About EPIE

The Educational Products Information Exchange (EPIE) Institute was founded In 1967 as an educational research, evaluation, and development organization. It is original mission was to provide schools and home consumers with research-based information aimed at improving the selection and use of all types of learning resources and technology. EPIE’s reports on such resources became know as, “the Consumer Reports of education.” During the 1970’s EPIE developed and advocated a process through which feedback from learners -- “education’s ultimate consumers”— could be used to improve the learning effectiveness of instructional resources. 



During the 1980s, with major support from the Carnegie Corporation of New York and the Ford Foundation, the Geraldine R Dodge Foundation, The George Gund Foundation and the John D. and Catherine T. MacArthur Foundation, EPIE developed the ‘whole curriculum’ approach to curriculum alignment and evaluation of learning resources. The approach, then an innovation and now the standard, is based on aligning goals, objectives, learning resources and assessment with learners’ and teachers’ needs and intended learning outcomes. 



In the mid-80’s, with the increasing use of computers in schools and homes, EPIE began focusing on ways of improving computer learning both in and out of schools. To do this it developed The Educational Software Selector (TESS), a school and home consumer information and evaluation source on learning and productivity software. In the early 1990s, its work with TESS led EPIE to sponsor the States/Schools Consortium for Software Selection, a CD-based, and then a web-based means through which many states provided local schools with access to TESS.

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In the early 1990-91, at the invitation of the W. Alton Jones Foundation, EPIE applied the Whole Curriculum approach to comparative evaluations of school-based networked ‘integrated instructional systems.’ In the mid-1990’s, directing its research, evaluation and advocacy work beyond schools, EPIE produced the landmark report, “Creating Learning Communities: a Guide to the Networking of Schools, Homes, and Communities.” The report was the result of two years of research funded by the MacArthur Foundation. And it was web-published by the Consortium for School Networking (COSN) and the U.S. Department of Education.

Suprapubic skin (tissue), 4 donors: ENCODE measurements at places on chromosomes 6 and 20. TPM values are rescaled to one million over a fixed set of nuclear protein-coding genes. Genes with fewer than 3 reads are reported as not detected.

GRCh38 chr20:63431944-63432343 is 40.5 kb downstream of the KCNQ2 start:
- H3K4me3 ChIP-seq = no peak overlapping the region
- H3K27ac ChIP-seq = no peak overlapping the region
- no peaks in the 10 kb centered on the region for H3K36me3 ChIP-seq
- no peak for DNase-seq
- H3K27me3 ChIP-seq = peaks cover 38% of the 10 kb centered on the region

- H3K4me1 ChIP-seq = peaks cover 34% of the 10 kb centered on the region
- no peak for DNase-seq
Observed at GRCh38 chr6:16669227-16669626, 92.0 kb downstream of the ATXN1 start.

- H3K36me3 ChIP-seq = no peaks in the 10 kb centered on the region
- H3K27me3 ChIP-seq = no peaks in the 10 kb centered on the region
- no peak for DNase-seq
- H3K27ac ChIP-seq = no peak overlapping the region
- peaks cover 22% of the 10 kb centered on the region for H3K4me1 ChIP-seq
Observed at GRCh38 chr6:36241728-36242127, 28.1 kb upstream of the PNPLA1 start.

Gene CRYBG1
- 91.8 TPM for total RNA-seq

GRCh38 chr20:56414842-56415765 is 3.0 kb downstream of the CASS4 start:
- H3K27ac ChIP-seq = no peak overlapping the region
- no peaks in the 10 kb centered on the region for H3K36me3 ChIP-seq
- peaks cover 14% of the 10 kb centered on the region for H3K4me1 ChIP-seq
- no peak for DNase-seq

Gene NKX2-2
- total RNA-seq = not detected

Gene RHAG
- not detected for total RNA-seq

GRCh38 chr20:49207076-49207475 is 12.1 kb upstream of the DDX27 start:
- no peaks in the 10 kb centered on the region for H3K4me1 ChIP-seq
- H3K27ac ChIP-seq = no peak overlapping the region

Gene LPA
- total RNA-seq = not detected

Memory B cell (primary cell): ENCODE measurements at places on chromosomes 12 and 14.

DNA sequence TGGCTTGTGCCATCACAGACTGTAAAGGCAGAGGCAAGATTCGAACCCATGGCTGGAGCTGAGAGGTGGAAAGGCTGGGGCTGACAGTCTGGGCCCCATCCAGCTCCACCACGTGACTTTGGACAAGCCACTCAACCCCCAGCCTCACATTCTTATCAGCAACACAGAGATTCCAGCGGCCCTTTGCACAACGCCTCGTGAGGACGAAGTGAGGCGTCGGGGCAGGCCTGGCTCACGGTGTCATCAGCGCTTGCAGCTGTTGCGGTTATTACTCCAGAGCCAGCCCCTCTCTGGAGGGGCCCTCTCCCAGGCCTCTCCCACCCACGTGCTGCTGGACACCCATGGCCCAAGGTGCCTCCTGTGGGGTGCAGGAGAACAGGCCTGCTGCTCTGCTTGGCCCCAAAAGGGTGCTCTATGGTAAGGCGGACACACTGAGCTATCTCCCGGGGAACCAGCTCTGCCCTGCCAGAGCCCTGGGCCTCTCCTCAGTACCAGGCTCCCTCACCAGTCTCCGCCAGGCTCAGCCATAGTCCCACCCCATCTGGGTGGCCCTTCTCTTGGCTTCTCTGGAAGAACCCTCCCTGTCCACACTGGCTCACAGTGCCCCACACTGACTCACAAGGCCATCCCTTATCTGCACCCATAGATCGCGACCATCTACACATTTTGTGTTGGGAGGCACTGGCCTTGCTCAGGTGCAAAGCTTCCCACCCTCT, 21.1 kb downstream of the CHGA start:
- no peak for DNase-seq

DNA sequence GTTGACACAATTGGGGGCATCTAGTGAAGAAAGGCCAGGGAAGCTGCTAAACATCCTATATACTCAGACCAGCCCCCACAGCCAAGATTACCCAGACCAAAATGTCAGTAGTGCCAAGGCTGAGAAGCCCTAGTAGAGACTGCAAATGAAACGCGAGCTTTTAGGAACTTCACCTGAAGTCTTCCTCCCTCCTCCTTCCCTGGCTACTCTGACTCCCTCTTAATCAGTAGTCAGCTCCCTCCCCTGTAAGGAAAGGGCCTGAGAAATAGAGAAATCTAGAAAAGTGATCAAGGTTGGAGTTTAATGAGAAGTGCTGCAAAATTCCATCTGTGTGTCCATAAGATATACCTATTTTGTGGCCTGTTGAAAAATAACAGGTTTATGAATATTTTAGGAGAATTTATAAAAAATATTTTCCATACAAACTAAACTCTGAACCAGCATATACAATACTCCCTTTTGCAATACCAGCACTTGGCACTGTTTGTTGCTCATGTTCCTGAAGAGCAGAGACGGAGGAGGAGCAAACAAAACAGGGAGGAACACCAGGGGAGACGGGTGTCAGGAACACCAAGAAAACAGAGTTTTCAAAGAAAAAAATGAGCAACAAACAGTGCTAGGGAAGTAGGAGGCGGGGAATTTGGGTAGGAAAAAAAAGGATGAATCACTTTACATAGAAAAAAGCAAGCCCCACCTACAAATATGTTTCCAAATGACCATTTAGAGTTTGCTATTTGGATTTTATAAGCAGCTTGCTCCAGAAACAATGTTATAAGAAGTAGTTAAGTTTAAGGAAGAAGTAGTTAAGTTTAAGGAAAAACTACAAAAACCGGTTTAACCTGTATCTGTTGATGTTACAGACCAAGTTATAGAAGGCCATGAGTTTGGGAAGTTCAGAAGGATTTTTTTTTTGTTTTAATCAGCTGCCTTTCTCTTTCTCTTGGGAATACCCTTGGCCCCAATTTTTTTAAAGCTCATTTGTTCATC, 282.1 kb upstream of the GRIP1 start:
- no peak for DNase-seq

In a 1994 in Education Week essay, “The 81% Solution: Developing Lifelong Learners”, EPIE’s founder, Ken Komoski, described the potential of enabling at-risk youth and families to earn donated used business computers as tools for improving school learning, family education and community life. The essay was prompted by EPIE having consulted on two pioneering, pre-Internet school-community networking projects in Michigan and Florida from 1988 to 1992.



Although these two pre-Internet community projects were unable to fulfill their visions, they inspired a strategic shift in EPIE’s three-decades of work. This took a direction toward improving learning through research, evaluation and development via free access to a web-based environment of learning resources that align with intended learning expectations, meet learners’ needs – and reward learners’ for sharing personal evaluations of useful resources. And to develop this web-based learning environment in ways that make it motivating for learners to use – in school, outside of school, and throughout their lives.